Debra Granik’s Leave No Trace is a gem of a film, a quietly gripping drama about a father and daughter living in a large heavily-forested park outside Portland, Oregon. The power of this film is in its warmth and authenticity, particularly in the the close bond between father and daughter. The film has moments of fear and suspense but there are no car chases, explosions or mayhem, just the drama of human life, a veteran coping with his trauma and trying his best to raise his daughter, a daughter who loves her father but does not share his inner demons. Continue reading…
When we first meet Will (Ben Foster) and his teenage daughter Tom (Thomasin McKenzie) they seem like a father and daughter on a camping trip, playing hide-and-seek in the lush forest. But it quickly becomes clear it is not a game but a lesson – in how to stay hidden.
Debra Granik carefully, skillfully, doles out information, keeps us focused on the here and now, not the characters’ past. Instead, we see them foraging for wild foods, cooking over an open fire or camp stove, carefully tending a garden plot, and the father teaching his daughter history or literature.
The director subtly shows us the details of their life in the woods, and we see a good father doing his best to raise and educate his daughter, no matter how unconventional their life story. We know that daughter Tom’s mother is gone and that it was so long ago that she doesn’t really remember her, but whether mom left or died we don’t learn. Granik even reveals that Will is a veteran, by showing the pair visiting a veterans’ center in town, but beyond that we get little backstory.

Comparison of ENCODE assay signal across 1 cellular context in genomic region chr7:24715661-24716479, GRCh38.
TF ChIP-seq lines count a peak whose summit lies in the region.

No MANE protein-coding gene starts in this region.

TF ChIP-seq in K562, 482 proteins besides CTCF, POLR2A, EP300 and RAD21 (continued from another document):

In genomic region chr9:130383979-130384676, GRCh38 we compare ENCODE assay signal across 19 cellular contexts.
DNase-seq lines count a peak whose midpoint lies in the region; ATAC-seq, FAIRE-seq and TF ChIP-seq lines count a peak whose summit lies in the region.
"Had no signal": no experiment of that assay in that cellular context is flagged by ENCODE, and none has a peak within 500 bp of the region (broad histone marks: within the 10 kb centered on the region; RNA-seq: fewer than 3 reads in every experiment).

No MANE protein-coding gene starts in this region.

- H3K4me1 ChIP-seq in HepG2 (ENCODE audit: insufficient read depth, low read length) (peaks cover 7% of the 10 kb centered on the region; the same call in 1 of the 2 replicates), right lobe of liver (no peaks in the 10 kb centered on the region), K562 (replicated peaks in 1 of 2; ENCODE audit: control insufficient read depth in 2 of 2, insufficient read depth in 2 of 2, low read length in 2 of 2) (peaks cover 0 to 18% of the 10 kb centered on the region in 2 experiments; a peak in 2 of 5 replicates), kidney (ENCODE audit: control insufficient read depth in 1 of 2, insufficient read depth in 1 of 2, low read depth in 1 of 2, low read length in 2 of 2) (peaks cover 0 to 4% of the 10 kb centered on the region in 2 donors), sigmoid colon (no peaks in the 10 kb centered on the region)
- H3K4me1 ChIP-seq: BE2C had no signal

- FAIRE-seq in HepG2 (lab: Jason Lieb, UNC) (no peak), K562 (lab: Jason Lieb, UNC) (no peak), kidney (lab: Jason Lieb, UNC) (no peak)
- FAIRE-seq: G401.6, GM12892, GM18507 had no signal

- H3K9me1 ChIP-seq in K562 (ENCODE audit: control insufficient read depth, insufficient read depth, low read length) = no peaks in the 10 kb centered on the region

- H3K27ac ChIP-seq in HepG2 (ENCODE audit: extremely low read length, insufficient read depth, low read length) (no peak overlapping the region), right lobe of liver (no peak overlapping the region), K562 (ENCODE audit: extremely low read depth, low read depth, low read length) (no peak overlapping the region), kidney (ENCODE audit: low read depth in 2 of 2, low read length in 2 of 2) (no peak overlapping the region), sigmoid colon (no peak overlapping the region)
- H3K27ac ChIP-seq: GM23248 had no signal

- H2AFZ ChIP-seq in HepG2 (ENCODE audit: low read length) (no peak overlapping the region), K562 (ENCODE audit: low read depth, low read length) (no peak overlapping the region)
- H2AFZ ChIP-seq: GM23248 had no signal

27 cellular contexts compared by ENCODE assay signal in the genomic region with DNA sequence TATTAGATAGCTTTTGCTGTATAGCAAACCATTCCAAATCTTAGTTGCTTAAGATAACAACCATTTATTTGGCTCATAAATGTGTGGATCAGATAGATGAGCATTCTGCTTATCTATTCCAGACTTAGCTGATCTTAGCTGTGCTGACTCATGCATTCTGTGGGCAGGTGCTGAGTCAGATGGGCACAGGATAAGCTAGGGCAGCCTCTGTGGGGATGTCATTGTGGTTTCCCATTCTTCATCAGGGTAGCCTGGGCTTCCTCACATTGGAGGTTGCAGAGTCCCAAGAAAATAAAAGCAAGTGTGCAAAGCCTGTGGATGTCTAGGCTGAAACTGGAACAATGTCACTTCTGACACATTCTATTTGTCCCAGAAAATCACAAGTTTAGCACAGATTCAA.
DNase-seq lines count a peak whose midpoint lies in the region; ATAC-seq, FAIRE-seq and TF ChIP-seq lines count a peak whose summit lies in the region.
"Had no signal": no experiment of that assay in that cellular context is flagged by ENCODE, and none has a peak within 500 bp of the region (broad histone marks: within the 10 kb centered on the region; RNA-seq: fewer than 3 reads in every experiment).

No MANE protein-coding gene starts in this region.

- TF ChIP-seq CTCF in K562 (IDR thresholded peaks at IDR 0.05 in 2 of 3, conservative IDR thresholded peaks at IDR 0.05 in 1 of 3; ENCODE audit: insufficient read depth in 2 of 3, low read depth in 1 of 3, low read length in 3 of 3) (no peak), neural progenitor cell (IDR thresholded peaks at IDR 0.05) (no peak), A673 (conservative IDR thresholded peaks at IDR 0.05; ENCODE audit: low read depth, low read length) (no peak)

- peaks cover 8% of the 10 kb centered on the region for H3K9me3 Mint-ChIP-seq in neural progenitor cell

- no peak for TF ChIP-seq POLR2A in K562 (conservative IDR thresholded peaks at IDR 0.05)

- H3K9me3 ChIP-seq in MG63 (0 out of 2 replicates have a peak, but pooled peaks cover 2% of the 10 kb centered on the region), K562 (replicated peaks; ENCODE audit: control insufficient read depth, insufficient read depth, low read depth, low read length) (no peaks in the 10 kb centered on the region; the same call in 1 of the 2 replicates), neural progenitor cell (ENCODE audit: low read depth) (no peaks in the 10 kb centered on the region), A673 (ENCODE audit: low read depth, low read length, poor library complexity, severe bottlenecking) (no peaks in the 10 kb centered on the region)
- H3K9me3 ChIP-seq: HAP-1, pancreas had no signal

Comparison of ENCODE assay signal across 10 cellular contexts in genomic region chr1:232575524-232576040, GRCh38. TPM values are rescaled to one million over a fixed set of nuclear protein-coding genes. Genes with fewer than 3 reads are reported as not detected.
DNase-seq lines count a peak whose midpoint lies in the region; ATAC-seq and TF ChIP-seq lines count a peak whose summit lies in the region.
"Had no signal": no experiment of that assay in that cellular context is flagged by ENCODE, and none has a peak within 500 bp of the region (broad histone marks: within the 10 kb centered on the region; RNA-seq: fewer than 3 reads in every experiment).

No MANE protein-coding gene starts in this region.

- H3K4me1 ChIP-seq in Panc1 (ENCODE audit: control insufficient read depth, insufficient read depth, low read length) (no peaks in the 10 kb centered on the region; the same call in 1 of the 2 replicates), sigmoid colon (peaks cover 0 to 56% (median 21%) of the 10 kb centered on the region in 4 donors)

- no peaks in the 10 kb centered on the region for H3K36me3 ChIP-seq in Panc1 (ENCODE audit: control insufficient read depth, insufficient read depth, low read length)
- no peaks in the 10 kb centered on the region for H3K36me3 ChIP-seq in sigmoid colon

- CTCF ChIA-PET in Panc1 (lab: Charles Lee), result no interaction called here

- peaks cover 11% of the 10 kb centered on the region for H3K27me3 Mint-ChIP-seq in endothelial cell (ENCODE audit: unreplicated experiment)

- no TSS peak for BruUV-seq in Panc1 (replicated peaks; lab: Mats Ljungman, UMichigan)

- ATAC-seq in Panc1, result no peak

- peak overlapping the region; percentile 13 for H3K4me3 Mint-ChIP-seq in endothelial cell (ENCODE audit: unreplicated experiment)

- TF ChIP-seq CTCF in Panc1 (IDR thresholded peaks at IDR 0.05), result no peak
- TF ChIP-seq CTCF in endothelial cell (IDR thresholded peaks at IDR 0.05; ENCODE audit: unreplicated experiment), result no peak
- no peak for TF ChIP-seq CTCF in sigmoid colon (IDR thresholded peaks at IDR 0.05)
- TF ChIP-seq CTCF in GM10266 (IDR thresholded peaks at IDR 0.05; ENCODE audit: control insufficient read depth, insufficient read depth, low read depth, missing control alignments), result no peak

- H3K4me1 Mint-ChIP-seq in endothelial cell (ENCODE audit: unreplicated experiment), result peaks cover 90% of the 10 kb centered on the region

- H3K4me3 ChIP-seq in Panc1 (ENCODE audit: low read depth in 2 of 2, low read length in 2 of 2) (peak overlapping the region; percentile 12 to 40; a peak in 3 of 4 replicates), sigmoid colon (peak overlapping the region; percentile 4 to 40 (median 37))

A minor misstep brings them to the attention of authorities, which takes them on a life-changing journey filled with misplaced good intentions.
As the father and daughter, Ben Foster and Thomasin McKenzie are fabulous. Both actors are good and the relationship feels close and real. Ben Foster gives a more tender performance than we usually see from him but we see his raw pain at being forced to fit into the confining expectations of society. He cooperates for his daughter’s sake but his distaste is plain in small gestures, such as when he gingerly puts the television in their new furnished home into a closet and shuts the door, or the pain on his face chopping down trees on the Christmas tree farm were he is given a job.
The film is partly a coming of age film, about a father and daughter on the cusp of the inevitable changes and separation of adulthood, but the film highlights other topics as well. Leave No Trace is a subtle, non-preachy film, although it does have something to say, about traumatized veterans, about how society treats those who don’t fit the norm, and about true family bonds. The film is partly a coming of age film, about a father and daughter on the cusp of the inevitable changes and separation of adulthood, but the film also spotlights the issue of homeless people, particularly veterans, living in parks in Northwest, and shows well-meaning social services that try to force them into the conformity they fled.
EDITOR’S NOTE: Leave No Trace is AWFJ’s Movie of the Week.